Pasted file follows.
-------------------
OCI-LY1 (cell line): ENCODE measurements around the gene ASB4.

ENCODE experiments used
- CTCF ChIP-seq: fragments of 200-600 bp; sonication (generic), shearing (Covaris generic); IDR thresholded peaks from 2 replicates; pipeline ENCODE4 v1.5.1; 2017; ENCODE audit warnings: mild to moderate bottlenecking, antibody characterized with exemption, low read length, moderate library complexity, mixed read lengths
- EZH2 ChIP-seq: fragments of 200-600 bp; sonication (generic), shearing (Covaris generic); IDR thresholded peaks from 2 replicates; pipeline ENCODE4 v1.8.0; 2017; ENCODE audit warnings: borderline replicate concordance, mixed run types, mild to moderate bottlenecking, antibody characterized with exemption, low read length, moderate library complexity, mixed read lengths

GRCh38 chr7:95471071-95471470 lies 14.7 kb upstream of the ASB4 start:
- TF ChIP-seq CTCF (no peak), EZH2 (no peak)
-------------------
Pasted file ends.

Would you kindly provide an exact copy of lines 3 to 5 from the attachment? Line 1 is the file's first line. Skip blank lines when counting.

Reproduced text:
- CTCF ChIP-seq: fragments of 200-600 bp; sonication (generic), shearing (Covaris generic); IDR thresholded peaks from 2 replicates; pipeline ENCODE4 v1.5.1; 2017; ENCODE audit warnings: mild to moderate bottlenecking, antibody characterized with exemption, low read length, moderate library complexity, mixed read lengths
- EZH2 ChIP-seq: fragments of 200-600 bp; sonication (generic), shearing (Covaris generic); IDR thresholded peaks from 2 replicates; pipeline ENCODE4 v1.8.0; 2017; ENCODE audit warnings: borderline replicate concordance, mixed run types, mild to moderate bottlenecking, antibody characterized with exemption, low read length, moderate library complexity, mixed read lengths

GRCh38 chr7:95471071-95471470 lies 14.7 kb upstream of the ASB4 start: